Sen. Joe Gruters wants the Florida Legislature to investigate Agriculture Commissioner Nikki Fried for failing to report lobbying income.
The Sarasota lawmaker, also chair of the Republican Party of Florida, sent a request to Senate Rules Committee Chair Kathleen Passidomo and House Public Integrity & Elections Committee Chair Erin Grall on the matter.
Gruters demanded an investigation days after Fried amended financial disclosures from 2017 and 2018 to reveal hundreds of thousands of dollars in additional income from Igniting Florida, a consulting firm that lobbied lawmakers on behalf of the medical marijuana industry. Fried, Florida’s only Democrat holding statewide office, changed her reports ahead of announcing her campaign for Governor.
“As a statewide elected officer, Commissioner Fried is required by the Florida Constitution to annually file a full and public disclosure of her financial interests,” Gruters wrote. “Based on the amendments filed, she initially failed to fully and accurately disclose the full extent of her financial interests.”
Fried filed an amendment to her 2018 financial disclosure. It now reveals an income from Igniting Florida of $351,480. She also amended 2017 disclosures with the Division of Elections to show she made $165,671 in consulting fees, not just $84,000 as previously disclosed.
All of the income predates her taking office as Agriculture Commissioner in January 2019. She addressed the controversy over the change in her disclosures during an interview Friday on the syndicated radio show, “Florida Roundup.”
“We amended our financial forms. It was an error we saw when we were working through my forms this year. Basically what had happened, which was very simple, I gave my attorneys back in 2018 my salary for 2018,” she said. “It was roughly six months of income from January to when I announced. And we realized that in 2017 gross income also included all of my business income and reimbursements and that should have also been reported, not just my salary.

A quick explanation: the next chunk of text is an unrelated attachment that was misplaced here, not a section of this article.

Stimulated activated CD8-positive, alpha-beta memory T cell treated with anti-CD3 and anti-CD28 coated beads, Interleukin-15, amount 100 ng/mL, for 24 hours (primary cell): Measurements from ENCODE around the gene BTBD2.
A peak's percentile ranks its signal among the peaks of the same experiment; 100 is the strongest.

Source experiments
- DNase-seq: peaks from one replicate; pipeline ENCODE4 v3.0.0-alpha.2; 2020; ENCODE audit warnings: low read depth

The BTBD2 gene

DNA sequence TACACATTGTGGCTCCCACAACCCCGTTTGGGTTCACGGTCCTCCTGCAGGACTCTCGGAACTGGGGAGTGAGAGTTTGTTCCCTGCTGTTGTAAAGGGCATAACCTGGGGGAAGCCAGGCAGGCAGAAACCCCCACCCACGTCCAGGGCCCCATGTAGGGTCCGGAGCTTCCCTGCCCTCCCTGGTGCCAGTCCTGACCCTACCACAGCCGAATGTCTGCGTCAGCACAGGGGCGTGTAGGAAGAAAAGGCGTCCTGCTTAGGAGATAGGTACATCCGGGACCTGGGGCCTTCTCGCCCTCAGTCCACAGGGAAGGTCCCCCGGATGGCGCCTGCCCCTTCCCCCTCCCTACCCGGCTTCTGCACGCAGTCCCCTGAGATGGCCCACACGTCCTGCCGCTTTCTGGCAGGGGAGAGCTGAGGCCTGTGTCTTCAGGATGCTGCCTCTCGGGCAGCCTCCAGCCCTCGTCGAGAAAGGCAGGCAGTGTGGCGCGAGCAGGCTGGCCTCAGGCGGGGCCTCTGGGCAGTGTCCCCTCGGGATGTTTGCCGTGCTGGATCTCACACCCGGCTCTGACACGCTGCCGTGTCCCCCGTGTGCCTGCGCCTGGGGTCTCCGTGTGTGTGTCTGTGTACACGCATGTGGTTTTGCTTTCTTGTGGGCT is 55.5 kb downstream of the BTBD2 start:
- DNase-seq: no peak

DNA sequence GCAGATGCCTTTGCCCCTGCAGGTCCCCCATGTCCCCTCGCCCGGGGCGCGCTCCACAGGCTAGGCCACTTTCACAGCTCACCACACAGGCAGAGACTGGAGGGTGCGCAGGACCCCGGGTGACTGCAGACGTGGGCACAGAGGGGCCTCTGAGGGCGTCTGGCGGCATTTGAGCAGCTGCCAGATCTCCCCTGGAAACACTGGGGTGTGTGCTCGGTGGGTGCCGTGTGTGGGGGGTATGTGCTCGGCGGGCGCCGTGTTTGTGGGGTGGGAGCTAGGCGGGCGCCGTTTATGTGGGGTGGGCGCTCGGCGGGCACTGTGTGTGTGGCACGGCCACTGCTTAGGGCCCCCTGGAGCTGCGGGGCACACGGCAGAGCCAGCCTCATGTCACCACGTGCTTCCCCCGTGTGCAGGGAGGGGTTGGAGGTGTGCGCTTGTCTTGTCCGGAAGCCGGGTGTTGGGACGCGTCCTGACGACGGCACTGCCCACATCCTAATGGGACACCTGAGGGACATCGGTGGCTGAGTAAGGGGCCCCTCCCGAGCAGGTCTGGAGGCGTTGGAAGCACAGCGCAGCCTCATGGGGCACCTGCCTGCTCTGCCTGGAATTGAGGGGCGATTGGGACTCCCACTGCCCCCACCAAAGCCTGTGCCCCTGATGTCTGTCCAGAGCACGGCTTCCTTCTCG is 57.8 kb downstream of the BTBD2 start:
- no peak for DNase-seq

“But this is all stuff that has been disclosed. As a lobbyist, as well, I had to report all my compensations. That’s been public for a long time. So this was an error on our part.”
That’s not enough of an explanation for Gruters, an accountant by trade whose firm specializes in political reports.
Gruters said Fried’s comments also ignore a potential conflict of interest as Fried has been a vocal marijuana proponent. He also noted a likelihood Fried profited from the sale of one of her firm’s chief clients.
“Igniting Florida’s primary client was San Felasco Nursery — which at the time held a medical marijuana license in Florida,” Gruters wrote. “Fried’s marijuana lobbying client was later acquired for $65 million by Harvest Health & Recreation, Inc., a vertically integrated cannabis company. Fried reported on her 2019 Financial Disclosure Form that she owns $190,260 worth of interest in Harvest Health & Recreation. Both as a lobbyist and as Commissioner of Agriculture, Nikki Fried has promoted the interests of marijuana distributors.”
He also said there needs to be scrutiny of Igniting Florida’s lobbying disclosures. There, he said the amount disclosed in pay does not line up with the income Fried now reports. For 2018, the firm reported lobbying compensation of less than $120,000 over the course of the year.
“Even on the high end of this range, Fried only reports $119,994 in annual lobbying compensation ($219,988 in annual lobbying compensation if the high end of Legislative and Executive Branch lobbying compensation reported is combined) — far short of the $351,480 Fried now reports on her Financial Disclosure Form that she received from her lobbying firm in 2018,” Gruters wrote.
He spotlighted similar issues with the 2017 income Fried now reports.
“Based on the apparent discrepancies between Fried’s multiple amendments to her Financial Disclosure Forms and the lobbying compensation reports she filed with the Legislature, I request your Committees to use all available resources and powers to immediately review and audit Igniting Florida, LLC’s accounts, bills, receipts, computer records, books, papers, and other documents and records necessary to substantiate the compensation reported to the Florida Legislature and certified as true and complete by Fried,” writes Gruters.